In 1971, Daniel Ellsberg released the Pentagon Papers, thousands of pages of the Pentagon’s secret history of U.S. involvement in Vietnam, exposing the government’s lies and helping to end the war. President Richard Nixon’s national security adviser, Henry Kissinger, called Ellsberg “the most dangerous man in America.”
Now at 86 years old, Ellsberg is revealing for the first time that the Pentagon Papers were not the first classified documents that he removed from his secure workplace. In his new book, “The Doomsday Machine: Confessions of a Nuclear War Planner,” he details his early years at the Pentagon, and why he took thousands of pages of U.S. nuclear war plans describing the lunacy of the U.S. nuclear war policy over 55 years ago. What he discovered is frighteningly relevant today.
Last July 20 at the Pentagon, President Donald Trump reportedly shocked the military staff gathered to brief him on national security issues by suggesting he wanted to increase the nuclear arsenal tenfold. It was after that meeting that Secretary of State Rex Tillerson is said to have called Trump a “f-ing moron.” In August, NBC’s Joe Scarborough, citing an unnamed source, said Trump asked a foreign-policy adviser about using nuclear weapons. Scarborough said: “Three times [Trump] asked about the use of nuclear weapons. Three times he asked at one point if we had them why can’t we use them?” For over 70 years, the president has held the enormous power to launch nuclear weapons, but only one has used it: Harry Truman, ordering the dropping of two atomic bombs over Hiroshima and Nagasaki, Japan, killing hundreds of thousands of people. Trump, who seems to relish saber rattling and antagonizing opponents like the supreme leader of nuclear-armed North Korea, Kim Jong Un, may be pushing us to the brink of nuclear war.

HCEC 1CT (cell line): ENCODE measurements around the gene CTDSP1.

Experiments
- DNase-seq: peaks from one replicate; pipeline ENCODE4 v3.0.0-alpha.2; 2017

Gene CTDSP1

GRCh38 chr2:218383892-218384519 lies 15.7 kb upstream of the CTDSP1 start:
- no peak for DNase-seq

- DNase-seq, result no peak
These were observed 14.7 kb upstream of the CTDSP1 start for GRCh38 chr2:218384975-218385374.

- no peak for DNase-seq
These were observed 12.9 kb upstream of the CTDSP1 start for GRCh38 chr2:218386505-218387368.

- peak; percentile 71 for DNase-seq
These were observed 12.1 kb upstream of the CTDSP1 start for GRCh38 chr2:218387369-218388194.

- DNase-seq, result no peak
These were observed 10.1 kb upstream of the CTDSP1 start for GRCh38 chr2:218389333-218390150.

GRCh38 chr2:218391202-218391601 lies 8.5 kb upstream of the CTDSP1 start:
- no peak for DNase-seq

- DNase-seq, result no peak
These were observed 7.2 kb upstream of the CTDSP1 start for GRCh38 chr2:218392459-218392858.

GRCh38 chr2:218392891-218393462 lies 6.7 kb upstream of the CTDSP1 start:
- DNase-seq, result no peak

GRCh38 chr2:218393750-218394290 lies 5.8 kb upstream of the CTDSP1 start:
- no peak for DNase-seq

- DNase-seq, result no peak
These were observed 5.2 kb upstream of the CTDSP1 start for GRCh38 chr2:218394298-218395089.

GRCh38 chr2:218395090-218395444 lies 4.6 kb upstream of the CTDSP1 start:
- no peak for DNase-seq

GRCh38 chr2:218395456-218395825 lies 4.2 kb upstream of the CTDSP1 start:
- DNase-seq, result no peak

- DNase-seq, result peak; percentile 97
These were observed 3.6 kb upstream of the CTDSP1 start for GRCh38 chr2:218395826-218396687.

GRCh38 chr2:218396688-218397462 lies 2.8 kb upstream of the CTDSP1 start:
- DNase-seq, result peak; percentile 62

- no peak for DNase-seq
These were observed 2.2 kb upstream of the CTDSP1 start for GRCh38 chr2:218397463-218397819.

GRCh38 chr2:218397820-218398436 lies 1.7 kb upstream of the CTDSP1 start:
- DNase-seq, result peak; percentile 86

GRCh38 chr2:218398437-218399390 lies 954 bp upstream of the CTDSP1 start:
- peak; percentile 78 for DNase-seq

Describing President Dwight Eisenhower’s nuclear war plans, which Ellsberg was tasked with improving in the early months of the Kennedy administration, the whistleblower told us on the “Democracy Now!” news hour: “They were insane. They called for first-strike, all-out war … for hitting every city – actually, every town over 25,000 – in the USSR and every city in China. … The captive nations, the East Europe satellites in the Warsaw Pact, were to be hit in their air defenses, which were all near cities, their transport points, their communications of any kind. So they were to be annihilated as well.”
Ellsberg recalled how, in 1961, the Joint Chiefs of Staff matter-of-factly predicted casualties of over 600 million people globally, when the world population was only 3 billion. “Six hundred million, that was a hundred Holocausts. And when I held the piece of paper in my hand that had that figure, that they had sent out proudly, to the president – ‘Here’s what we will do’ – I thought, ‘This is the most evil plan that has ever existed. It’s insane.'”
Ellsberg was summoned to the Pentagon to help manage the Cuban missile crisis in 1962, considered the closest humanity has come to nuclear annihilation. His personal experience there informs his opinion on Trump’s antagonism toward North Korea. The nuclear arsenals of both countries, he says, are “being pointed by two people who are giving very good imitations of being crazy. That’s dangerous. I hope they’re pretending. … But to pretend to be crazy with nuclear weapons is not a safe game. It’s a game of chicken. Nuclear chicken.”
Despite widespread concern with Trump’s mental stability, he remains in control of the world’s most powerful nuclear arsenal. He has promised to rain “fire and fury” on North Korea. U.S. Air Force Gen. John Hyten, commander of U.S. Strategic Command, who oversees the entire nuclear arsenal, assured the audience at a public forum in November that “we’re not stupid,” that he would reject an illegal order from Trump to launch a nuclear attack.
Not satisfied to leave the check on Trump to the generals, the Senate Committee on Foreign Relations held a hearing Nov. 14 to consider changing the law to forbid the president, alone, from being able to launch a nuclear attack. Republican Sen. Bob Corker of Tennessee, who has publicly stated his fear that Trump may start World War III, chaired the hearing. Democratic Sen. Chris Murphy of Connecticut summed up the hearing’s intent, saying, “We are concerned the president of the United States is so unstable, is so volatile, has a decision-making process that is so quixotic, that he might order a nuclear weapon strike that is wildly out of step with U.S. national security interests.”
We are closer to nuclear war than we have been in many decades, which is why Daniel Ellsberg’s example as a whistleblower and his call for people in government to expose current doomsday plans are more important than ever.
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